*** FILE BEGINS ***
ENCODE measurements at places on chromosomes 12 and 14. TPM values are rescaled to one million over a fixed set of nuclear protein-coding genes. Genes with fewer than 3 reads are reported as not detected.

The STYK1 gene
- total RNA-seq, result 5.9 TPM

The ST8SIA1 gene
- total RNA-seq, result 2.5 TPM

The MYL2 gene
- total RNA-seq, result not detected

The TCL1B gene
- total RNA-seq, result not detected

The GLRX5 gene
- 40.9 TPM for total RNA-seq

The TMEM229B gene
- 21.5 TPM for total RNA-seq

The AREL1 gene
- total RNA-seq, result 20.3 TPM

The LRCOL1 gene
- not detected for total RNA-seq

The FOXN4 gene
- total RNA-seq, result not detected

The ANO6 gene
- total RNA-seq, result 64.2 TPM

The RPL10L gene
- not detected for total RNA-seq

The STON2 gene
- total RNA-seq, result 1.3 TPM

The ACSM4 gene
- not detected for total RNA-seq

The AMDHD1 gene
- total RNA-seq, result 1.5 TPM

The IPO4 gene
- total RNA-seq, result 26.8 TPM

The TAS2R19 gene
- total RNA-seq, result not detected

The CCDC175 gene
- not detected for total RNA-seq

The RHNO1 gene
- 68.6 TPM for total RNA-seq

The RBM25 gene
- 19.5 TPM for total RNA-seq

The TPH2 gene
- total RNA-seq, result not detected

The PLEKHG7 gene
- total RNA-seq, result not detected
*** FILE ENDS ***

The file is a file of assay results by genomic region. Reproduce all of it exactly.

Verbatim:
ENCODE measurements at places on chromosomes 12 and 14. TPM values are rescaled to one million over a fixed set of nuclear protein-coding genes. Genes with fewer than 3 reads are reported as not detected.

The STYK1 gene
- total RNA-seq, result 5.9 TPM

The ST8SIA1 gene
- total RNA-seq, result 2.5 TPM

The MYL2 gene
- total RNA-seq, result not detected

The TCL1B gene
- total RNA-seq, result not detected

The GLRX5 gene
- 40.9 TPM for total RNA-seq

The TMEM229B gene
- 21.5 TPM for total RNA-seq

The AREL1 gene
- total RNA-seq, result 20.3 TPM

The LRCOL1 gene
- not detected for total RNA-seq

The FOXN4 gene
- total RNA-seq, result not detected

The ANO6 gene
- total RNA-seq, result 64.2 TPM

The RPL10L gene
- not detected for total RNA-seq

The STON2 gene
- total RNA-seq, result 1.3 TPM

The ACSM4 gene
- not detected for total RNA-seq

The AMDHD1 gene
- total RNA-seq, result 1.5 TPM

The IPO4 gene
- total RNA-seq, result 26.8 TPM

The TAS2R19 gene
- total RNA-seq, result not detected

The CCDC175 gene
- not detected for total RNA-seq

The RHNO1 gene
- 68.6 TPM for total RNA-seq

The RBM25 gene
- 19.5 TPM for total RNA-seq

The TPH2 gene
- total RNA-seq, result not detected

The PLEKHG7 gene
- total RNA-seq, result not detected